Last edit by WestCoastSunRN on Oct 31, '17 : Reason: posted too soon
  6. by   JKL33
    Quote from wtbcrna
    I think it's more than just being completely against vaccines/antivaxxer, but we have seen comments from more than one poster how flu vaccines are not effective/needed, vaccines overwhelming infant immune system, autism/vaccines, autoimmune issues/vaccines, long term effects of vaccines, HPV vaccine/sex issues etc.
    I think every excuse that is used to not get vaccines has been discussed and the latest turn seems to be well if you were more warm and cuddly people would get vaccinated more.
    I appreciate your concession and agree there have been some disappointing/surprising comments along the way, given that basic information is accessible.

    No one took a turn on you though...it's just that conversations about two different aspects of this issue were being discussed simultaneously at some points along the way. We weren't arguing against the facts, but rather discussing whether their presentation might make a difference for those who aren't decidedly anti-vaxx. This is significant because there are indeed anti-vaxx people, and then there are those whom we might be in a position to help make sense of all this. Those are the ones I'm concerned about.
  7. by   2018nursewi
    Quote from RunnerNurse09
    And that is your choice. What you are not getting is I have the right to make my own choices. It is amazing how part of this thread discussed people forcing their opinions down the throats of others. I voiced my opinion and my own personal choices and pretty much got attacked for it. It seems you are angry/upset at how I feel about the vaccine. I stated already I do not voice my opinion on any vaccine to patients. So why you feel so heated about what vaccines I choose for myself or my family makes no sense.
    I don't feel that Klone is forcing her opinion down your throat, I just think this is a topic very important to her. I'm getting the feeling you're feeling trapped by the lack of evidence in your favor. I understand that is your opinion on the topic, but I can admit I am having a hard time seeing your point of view in this particular situation. Gardasil can prevent cervical cancer caused by HPV. Why would you not want to protect your children (or yourself) from the pain and intense treatment required for cervical, cancer, anal, penile, and throat cancer? I recently cared for a woman with anal cancer caused by HPV who had undergone a 12 hour surgery to treat her disease. If I could choose to receive a vaccine to avoid that, I know I would and have.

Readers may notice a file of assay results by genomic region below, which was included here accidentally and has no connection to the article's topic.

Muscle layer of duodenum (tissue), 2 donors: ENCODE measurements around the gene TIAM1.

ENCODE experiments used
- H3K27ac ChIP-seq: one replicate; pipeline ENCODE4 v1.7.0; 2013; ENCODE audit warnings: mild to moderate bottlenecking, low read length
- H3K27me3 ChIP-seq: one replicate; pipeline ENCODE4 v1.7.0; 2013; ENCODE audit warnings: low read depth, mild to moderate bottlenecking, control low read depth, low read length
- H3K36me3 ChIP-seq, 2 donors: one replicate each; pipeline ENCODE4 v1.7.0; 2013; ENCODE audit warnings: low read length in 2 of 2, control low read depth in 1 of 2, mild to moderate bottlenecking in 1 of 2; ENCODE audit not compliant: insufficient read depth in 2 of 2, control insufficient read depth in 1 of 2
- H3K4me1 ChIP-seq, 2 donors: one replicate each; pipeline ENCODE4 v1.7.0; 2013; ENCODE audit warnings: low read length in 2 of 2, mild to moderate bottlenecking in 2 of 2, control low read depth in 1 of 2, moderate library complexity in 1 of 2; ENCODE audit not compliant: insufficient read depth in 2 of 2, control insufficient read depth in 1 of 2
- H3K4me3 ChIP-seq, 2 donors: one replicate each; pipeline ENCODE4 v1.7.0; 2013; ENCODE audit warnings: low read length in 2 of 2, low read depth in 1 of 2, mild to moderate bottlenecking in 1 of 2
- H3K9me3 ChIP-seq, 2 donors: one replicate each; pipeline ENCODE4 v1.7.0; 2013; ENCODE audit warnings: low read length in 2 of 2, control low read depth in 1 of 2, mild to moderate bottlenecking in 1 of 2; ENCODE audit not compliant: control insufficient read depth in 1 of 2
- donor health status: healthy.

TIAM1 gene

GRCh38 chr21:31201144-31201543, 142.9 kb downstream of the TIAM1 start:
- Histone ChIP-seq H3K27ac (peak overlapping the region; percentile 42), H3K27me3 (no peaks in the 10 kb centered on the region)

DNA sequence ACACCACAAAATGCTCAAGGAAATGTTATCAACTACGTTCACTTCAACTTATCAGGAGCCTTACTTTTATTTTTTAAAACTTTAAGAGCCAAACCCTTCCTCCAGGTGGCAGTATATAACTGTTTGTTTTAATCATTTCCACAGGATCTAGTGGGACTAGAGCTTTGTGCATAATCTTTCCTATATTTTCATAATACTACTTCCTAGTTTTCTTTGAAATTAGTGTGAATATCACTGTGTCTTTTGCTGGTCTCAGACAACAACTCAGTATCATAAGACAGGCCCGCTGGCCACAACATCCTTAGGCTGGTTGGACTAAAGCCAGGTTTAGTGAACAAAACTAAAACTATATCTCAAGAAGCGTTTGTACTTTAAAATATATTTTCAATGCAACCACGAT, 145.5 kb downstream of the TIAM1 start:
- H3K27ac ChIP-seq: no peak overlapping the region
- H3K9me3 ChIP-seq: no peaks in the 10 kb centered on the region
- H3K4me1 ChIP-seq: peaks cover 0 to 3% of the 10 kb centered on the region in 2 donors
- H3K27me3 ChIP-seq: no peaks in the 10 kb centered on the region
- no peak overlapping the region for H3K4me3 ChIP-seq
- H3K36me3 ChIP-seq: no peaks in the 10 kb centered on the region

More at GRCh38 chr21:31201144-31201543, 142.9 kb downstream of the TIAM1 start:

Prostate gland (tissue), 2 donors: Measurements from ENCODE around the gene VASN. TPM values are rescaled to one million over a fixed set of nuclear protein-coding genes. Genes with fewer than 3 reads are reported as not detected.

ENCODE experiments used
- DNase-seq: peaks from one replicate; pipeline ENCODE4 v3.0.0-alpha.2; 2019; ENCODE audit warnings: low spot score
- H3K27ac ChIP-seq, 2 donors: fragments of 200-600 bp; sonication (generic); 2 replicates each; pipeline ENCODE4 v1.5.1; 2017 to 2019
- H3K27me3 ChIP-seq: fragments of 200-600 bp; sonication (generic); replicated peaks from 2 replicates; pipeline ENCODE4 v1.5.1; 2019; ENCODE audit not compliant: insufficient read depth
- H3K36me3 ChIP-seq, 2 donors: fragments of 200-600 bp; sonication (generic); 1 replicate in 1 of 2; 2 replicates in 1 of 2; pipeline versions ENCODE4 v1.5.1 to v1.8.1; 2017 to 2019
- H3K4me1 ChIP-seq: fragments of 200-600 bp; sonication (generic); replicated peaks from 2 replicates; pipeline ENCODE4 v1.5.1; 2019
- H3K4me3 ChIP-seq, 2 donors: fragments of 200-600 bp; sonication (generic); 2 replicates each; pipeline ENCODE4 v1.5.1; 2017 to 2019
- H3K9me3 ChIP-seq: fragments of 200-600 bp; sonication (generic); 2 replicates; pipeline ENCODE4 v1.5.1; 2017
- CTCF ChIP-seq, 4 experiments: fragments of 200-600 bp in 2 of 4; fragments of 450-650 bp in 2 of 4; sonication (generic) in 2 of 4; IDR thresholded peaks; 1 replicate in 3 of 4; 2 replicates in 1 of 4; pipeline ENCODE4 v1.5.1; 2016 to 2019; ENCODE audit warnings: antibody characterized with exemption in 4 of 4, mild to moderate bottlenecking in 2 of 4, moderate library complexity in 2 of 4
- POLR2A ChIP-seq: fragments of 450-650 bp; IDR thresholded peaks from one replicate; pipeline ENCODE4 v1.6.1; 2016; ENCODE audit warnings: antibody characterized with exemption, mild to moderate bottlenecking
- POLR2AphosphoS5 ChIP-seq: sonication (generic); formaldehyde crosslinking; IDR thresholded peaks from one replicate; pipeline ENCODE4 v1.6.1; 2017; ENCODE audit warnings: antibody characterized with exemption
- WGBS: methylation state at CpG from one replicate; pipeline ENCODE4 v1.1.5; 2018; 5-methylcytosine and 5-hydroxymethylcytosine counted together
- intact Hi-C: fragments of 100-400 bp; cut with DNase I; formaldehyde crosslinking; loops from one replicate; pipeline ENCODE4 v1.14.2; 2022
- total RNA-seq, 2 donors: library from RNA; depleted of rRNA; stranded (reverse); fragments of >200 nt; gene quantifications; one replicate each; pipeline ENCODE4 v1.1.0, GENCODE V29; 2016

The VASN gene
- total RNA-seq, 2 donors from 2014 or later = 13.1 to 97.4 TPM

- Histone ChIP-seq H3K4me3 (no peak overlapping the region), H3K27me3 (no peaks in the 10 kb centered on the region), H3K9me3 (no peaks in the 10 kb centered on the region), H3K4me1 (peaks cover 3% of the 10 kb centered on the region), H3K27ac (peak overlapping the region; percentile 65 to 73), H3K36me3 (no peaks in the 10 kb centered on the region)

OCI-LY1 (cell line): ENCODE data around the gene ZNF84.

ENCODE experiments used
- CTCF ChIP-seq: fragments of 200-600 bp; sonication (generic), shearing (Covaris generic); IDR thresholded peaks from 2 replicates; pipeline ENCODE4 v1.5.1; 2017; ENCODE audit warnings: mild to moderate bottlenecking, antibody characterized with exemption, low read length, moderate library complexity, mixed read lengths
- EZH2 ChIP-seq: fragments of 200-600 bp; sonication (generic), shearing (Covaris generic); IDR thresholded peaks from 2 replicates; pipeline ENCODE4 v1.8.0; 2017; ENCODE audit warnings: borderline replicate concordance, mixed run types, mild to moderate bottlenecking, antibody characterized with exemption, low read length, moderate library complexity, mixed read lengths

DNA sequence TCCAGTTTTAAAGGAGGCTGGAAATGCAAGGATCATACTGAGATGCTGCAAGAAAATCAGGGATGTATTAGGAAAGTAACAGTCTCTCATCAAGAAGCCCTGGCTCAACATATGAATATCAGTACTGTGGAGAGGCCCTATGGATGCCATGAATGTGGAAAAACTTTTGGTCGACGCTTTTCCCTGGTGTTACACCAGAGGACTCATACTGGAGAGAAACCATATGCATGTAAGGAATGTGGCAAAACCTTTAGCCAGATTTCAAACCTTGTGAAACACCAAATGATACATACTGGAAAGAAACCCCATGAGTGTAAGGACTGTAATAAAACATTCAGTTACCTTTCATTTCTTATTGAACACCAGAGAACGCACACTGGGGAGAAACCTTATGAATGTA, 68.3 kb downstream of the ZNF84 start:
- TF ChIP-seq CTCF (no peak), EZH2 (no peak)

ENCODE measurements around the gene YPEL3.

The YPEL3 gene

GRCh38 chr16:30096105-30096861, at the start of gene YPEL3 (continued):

8. by   wtbcrna
    Quote from Kooky Korky
    Of course pharmaceutical houses or doctors or the government never have a financial stake in research.

    You all accuse those who are unsure or who are anti-vax of being unscientific. But maybe those who believe anything they read from certain sources are no better, no different.
    This again is lack of understanding of research and a typical antivaccine argument.

    1. Most initial pharmaceutical/vaccine research is done with government grants
    2. Pharmaceutical companies make very little of their overall profits from traditional vaccines
    3. Post marketing surveillance of vaccines is almost never funded by pharmaceutical companies.
    4. Vaccines are the most widely tested and the only medications that constantly undergo postmarketing ssurvelliance and studies.
  9. by   chocoholic999
    Please look at historical facts and data from the 1918 flu. It was not the elderly and infirm who died from the flu...it was the young and healthy.
  10. by   wtbcrna
    Quote from Kooky Korky
    It made plenty of sense. How did the 2 become ill? Who infected them? How hard is that to understand?

    It's such a simple question that you can't answer it. Here's a hint - the ones who were vaxxed but for whom the vax didn't work seriously outnumber the 3 who did not get vaxxed. So...

    You don't like the answer because it just doesn't suit you.
    Still not really understanding, but flu vaccine has a 40-60% overall efficacy rate. Anyone that coughs that has the flu can directly transmit the flu within a few feet of. Those aerosilized flu particles can survive on surfaces for up to 24 hours. So you tell us how someone can catch the flu so easily.
  11. by   wtbcrna
    Quote from JKL33
    I appreciate your concession and agree there have been some disappointing/surprising comments along the way, given that basic information is accessible.